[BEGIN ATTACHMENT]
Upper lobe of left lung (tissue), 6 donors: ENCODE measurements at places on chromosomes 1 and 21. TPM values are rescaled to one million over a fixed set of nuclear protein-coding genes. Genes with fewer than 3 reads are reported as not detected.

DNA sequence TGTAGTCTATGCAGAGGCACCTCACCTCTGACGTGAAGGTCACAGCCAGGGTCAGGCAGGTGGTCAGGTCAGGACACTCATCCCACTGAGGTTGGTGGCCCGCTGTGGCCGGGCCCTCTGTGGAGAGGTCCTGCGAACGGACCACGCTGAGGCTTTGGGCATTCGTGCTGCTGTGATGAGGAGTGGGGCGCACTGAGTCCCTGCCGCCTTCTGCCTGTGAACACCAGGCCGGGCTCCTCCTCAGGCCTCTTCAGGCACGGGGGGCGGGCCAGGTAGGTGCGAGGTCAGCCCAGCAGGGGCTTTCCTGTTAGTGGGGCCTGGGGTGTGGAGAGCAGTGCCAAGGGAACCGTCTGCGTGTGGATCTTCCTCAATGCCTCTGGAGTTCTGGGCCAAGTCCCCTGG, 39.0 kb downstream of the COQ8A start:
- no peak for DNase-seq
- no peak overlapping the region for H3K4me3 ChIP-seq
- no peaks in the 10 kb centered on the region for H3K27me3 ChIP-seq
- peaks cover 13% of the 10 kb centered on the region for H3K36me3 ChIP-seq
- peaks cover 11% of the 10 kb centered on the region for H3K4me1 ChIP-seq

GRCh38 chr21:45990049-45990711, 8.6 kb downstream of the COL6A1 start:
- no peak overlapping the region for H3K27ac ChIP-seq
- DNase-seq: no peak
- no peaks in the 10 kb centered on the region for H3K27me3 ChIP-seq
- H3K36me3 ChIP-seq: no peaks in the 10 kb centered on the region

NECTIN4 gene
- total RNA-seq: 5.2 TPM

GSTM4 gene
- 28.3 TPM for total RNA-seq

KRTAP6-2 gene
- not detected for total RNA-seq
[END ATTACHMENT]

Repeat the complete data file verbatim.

Upper lobe of left lung (tissue), 6 donors: ENCODE measurements at places on chromosomes 1 and 21. TPM values are rescaled to one million over a fixed set of nuclear protein-coding genes. Genes with fewer than 3 reads are reported as not detected.

DNA sequence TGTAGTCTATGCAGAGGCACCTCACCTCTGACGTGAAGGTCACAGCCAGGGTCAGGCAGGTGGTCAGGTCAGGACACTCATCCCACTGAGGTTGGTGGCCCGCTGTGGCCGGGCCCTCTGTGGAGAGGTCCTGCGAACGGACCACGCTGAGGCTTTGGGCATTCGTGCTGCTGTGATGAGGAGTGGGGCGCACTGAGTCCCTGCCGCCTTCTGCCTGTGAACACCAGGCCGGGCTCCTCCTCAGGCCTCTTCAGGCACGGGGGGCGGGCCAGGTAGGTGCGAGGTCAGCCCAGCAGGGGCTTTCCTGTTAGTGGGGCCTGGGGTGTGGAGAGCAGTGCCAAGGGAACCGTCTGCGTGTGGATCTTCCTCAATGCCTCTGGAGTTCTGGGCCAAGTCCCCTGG, 39.0 kb downstream of the COQ8A start:
- no peak for DNase-seq
- no peak overlapping the region for H3K4me3 ChIP-seq
- no peaks in the 10 kb centered on the region for H3K27me3 ChIP-seq
- peaks cover 13% of the 10 kb centered on the region for H3K36me3 ChIP-seq
- peaks cover 11% of the 10 kb centered on the region for H3K4me1 ChIP-seq

GRCh38 chr21:45990049-45990711, 8.6 kb downstream of the COL6A1 start:
- no peak overlapping the region for H3K27ac ChIP-seq
- DNase-seq: no peak
- no peaks in the 10 kb centered on the region for H3K27me3 ChIP-seq
- H3K36me3 ChIP-seq: no peaks in the 10 kb centered on the region

NECTIN4 gene
- total RNA-seq: 5.2 TPM

GSTM4 gene
- 28.3 TPM for total RNA-seq

KRTAP6-2 gene
- not detected for total RNA-seq